Monday, March 03, 2008


My daughter, a young woman who has Down syndrome, is in the chorus of her high school’s production of the musical Crazy for You. How wonderful that she is included!


Here’s what inclusion looked like: Eliza and her friend, another young woman with Down syndrome, dancing and singing in the back row, behind everyone else. Eliza is four feet, eight inches tall. The chorus members stood shoulder-to-shoulder in front of her, wearing heels. They’re of normal height. They faced forward. They did not interact with her. On opening night, from the audience, I caught only split-second glimpses of my daughter, and I had to crane my head this way and that and sit up very tall to do so.

Of course there were lots of parents in the audience looking for their children. A woman behind me said to the person sitting next to her, “Where is she? Where is she?” And then a few moments later, “Oh, look, she’s so beautiful.”

I think my daughter is beautiful, especially when she smiles with joy and delight. Did I ever get to see that look on opening night? No. I was looking through the legs of all the dancers, trying to pick out her shoes—flat Mary Janes rather than the character heels on everyone else—trying to discover where she was. I never saw her face long enough to know if she was enjoying herself.

For the second show, on Sunday afternoon, I had green room duty. During rehearsals there has been a teaching assistant present for the special ed kids. But for some reason, there isn’t one for the three performances after opening night. So I and the mothers of Eliza’s two friends with Down syndrome who are in the show have volunteered to be there to help the girls. It’s hard for them to put on pantyhose by themselves.

Yesterday’s matinee was my day in the green room. The show’s brand of inclusion looked even worse from backstage. After walking the girls upstairs to the stage when it was time for chorus entrances, I waited in the wings during their numbers. I watched them perform—two girls (one was sick) dancing by themselves at the back of the stage, behind a solid line of others. Like ugly ducklings shunted off to a corner of the room so they won’t be seen. It is an image that will stay with me for a long time.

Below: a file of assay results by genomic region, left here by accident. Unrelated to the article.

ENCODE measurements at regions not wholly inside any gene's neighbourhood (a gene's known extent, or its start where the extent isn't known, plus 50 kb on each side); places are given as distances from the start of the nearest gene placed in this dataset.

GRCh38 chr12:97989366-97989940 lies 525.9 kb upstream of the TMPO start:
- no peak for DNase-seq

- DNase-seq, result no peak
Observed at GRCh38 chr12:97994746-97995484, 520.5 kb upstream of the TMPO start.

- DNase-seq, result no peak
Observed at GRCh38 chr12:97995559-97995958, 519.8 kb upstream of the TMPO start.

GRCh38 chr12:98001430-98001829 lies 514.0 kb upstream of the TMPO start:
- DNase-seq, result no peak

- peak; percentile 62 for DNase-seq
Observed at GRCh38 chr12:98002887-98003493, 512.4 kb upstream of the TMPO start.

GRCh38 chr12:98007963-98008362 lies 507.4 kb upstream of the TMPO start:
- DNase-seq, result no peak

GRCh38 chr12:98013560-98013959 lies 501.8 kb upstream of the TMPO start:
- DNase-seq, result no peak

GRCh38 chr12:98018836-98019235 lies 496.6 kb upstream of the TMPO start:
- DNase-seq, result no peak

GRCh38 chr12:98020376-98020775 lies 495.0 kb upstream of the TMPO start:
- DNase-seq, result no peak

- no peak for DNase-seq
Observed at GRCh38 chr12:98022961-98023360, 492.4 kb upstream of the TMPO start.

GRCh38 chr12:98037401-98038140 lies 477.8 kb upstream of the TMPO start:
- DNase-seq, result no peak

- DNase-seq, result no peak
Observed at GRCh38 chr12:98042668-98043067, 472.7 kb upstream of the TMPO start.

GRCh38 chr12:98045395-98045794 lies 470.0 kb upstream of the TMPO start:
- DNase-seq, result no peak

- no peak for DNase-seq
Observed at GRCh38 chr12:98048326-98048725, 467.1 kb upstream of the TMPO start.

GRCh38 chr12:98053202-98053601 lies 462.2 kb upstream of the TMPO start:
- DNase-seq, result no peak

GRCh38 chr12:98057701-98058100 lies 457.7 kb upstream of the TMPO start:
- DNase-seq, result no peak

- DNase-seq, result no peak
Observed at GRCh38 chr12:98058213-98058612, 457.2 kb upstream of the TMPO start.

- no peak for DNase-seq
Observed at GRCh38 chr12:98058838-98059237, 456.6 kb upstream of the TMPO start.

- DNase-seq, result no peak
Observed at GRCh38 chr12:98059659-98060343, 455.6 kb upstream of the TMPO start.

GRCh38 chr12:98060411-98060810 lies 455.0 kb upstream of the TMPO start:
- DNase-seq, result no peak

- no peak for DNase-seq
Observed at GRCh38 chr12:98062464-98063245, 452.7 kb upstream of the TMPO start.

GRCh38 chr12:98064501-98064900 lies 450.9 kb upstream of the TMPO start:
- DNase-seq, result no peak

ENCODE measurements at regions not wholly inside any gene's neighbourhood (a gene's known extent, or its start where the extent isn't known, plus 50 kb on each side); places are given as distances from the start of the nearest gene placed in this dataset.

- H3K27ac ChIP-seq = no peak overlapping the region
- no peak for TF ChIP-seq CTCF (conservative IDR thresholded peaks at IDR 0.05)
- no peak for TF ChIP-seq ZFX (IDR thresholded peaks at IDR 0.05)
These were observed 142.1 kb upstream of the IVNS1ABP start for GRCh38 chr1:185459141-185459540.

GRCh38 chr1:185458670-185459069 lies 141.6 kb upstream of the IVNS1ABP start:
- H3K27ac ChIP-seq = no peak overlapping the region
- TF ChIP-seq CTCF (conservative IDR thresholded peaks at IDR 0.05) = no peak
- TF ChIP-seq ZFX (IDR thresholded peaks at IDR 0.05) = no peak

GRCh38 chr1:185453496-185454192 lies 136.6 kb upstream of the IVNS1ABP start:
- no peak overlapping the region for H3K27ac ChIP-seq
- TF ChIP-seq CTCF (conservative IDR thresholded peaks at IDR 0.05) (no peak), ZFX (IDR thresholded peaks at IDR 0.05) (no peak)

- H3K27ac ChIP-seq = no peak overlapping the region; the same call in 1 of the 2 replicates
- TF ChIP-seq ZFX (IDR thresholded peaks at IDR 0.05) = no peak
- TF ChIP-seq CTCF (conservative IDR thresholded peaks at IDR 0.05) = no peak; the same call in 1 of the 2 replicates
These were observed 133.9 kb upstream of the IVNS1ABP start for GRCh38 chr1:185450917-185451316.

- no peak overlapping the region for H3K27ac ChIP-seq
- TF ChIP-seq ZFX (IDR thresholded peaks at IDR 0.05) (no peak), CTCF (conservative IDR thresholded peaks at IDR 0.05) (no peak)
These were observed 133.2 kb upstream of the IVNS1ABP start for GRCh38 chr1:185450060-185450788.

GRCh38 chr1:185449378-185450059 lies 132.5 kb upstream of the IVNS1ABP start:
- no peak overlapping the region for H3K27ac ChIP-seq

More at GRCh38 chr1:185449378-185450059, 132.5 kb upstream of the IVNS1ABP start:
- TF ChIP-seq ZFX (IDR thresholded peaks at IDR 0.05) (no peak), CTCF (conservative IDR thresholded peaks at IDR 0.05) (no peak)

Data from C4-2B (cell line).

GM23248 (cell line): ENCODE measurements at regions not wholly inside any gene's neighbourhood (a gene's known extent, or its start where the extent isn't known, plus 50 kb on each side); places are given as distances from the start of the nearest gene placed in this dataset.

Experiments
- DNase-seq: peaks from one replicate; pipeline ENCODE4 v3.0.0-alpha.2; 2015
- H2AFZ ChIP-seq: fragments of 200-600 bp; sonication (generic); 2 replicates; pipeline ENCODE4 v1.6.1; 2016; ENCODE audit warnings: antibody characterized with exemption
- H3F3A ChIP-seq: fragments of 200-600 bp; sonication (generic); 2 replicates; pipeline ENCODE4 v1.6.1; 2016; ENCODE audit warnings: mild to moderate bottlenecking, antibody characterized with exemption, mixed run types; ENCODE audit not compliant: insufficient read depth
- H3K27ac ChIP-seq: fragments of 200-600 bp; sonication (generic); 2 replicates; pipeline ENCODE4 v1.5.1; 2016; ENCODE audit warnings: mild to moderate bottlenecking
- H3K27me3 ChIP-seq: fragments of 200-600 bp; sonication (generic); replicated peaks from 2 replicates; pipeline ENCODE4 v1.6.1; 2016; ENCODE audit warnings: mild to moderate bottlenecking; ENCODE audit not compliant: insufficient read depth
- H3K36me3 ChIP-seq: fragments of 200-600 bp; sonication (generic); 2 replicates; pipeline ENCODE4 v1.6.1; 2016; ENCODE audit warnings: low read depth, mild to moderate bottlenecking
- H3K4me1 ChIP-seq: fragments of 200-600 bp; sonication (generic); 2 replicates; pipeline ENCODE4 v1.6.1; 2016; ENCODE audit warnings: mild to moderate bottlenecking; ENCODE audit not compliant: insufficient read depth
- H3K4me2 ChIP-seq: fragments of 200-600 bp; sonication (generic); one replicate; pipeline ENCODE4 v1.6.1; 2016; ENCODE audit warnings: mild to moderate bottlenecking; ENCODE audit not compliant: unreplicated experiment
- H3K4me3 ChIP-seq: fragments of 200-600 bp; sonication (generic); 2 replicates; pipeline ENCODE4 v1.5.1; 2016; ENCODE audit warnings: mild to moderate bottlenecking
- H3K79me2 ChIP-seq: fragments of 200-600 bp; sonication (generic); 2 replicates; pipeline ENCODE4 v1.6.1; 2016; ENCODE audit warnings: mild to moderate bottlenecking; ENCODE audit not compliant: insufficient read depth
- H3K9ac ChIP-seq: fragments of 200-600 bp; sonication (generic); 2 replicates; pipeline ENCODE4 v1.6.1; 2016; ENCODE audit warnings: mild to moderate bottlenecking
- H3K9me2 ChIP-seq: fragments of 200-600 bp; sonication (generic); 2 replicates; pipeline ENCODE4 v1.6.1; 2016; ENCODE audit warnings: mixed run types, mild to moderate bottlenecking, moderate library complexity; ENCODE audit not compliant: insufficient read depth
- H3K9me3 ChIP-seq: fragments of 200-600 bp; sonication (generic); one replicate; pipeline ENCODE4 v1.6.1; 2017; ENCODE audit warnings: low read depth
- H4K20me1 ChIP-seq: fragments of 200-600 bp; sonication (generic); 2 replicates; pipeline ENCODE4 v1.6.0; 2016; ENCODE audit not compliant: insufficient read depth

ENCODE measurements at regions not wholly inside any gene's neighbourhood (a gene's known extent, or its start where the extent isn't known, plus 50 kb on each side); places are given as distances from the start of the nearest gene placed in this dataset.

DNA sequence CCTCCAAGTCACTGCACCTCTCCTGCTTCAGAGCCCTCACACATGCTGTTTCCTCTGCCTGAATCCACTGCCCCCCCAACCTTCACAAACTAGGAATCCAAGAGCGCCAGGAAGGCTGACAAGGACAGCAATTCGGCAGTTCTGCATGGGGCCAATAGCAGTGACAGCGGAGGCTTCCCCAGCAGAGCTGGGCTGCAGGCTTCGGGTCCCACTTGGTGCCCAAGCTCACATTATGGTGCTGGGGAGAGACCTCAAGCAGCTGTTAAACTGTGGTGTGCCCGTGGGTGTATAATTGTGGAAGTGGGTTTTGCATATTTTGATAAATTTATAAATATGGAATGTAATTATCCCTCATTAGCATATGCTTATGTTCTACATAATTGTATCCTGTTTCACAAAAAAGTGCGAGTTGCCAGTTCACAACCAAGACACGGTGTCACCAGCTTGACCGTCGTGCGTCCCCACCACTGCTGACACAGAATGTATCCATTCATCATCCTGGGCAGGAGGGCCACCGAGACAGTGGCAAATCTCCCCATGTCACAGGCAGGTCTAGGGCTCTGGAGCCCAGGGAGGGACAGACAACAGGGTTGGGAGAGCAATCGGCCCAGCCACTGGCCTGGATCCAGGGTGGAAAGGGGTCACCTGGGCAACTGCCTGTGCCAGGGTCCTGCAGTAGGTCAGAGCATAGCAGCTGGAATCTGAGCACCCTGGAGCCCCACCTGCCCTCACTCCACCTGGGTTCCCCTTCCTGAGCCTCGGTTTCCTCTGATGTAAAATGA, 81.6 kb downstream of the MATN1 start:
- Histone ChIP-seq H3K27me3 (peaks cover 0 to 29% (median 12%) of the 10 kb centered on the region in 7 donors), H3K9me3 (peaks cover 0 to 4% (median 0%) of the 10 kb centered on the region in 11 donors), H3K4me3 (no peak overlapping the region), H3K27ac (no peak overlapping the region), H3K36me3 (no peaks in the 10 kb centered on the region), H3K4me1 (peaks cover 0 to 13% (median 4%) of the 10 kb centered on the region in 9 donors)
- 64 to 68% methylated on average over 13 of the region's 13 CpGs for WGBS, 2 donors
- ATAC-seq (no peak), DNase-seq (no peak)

In the dressing room before the show, the cast members—approximately 75 kids—participated in vocal warm-ups. They joined hands in a circle and listened to the director’s praise and instructions. My daughter and her friend sat on the floor outside the circle, looking on—until I made them get up, pushed them toward the other kids, and made the normal teens aware of their presence. As those kids “circled up,” nobody had thought to come over and urge or invite these two “special” girls to be part of the show community. Nobody.

I don’t know how things got to be this way. I don’t attribute it to maliciousness. I know that special needs kids can marginalize themselves and need lots of encouragement in situations that may be overwhelming for them. I know that having a teaching assistant present during rehearsals can mean that the special kids come to depend on the TA instead of becoming independent. The normal self-absorption of teenagers can mean that the regular kids never interact with, much less assist or enjoy the special ed kids. I also know that there’s so much to do in getting a show up and running that some details—like my daughter—inevitably fall by the wayside. I also know that plenty of people would take the attitude that my dismay and anger about the show is my problem, perhaps attributable to an inability to accept my daughter‘s limitations. And that I should just be happy—thrilled even—that my daughter gets to be part of the show.

Only she isn’t really a part of the show. Of course, she doesn’t realize that the audience mostly can’t see her. She wears a costume and make-up. A few kids in the cast greet her. One young man, whom Eliza knows from church, warmed my heart yesterday. When Eliza said to him, “Marek, you’re doing a great job,” he replied, “You’re doing a great job, too, Eliza.” But people in the audience can hardly see her. They don’t even have to know that she’s there.

Eliza’s high school has a Special Olympics basketball team. Every year, the special ed kids play a basketball game during the school day against another high school’s special education students. The regular kids can get out of class to go to the game and cheer, so the bleachers are full. Who would miss an opportunity to skip class? Everyone enjoys it. It’s a big day for the special ed kids, and it’s a day that the high school community points to with pride as evidence of everyone’s support for the disabled community.

It’s easy to support these kids when they are all together on a basketball team—their own community. It’s much harder to figure out how to make them part of a community that includes everyone else.

Copyright Gwen Gotsch 2008. Do not reproduce without permission from the author.

No comments: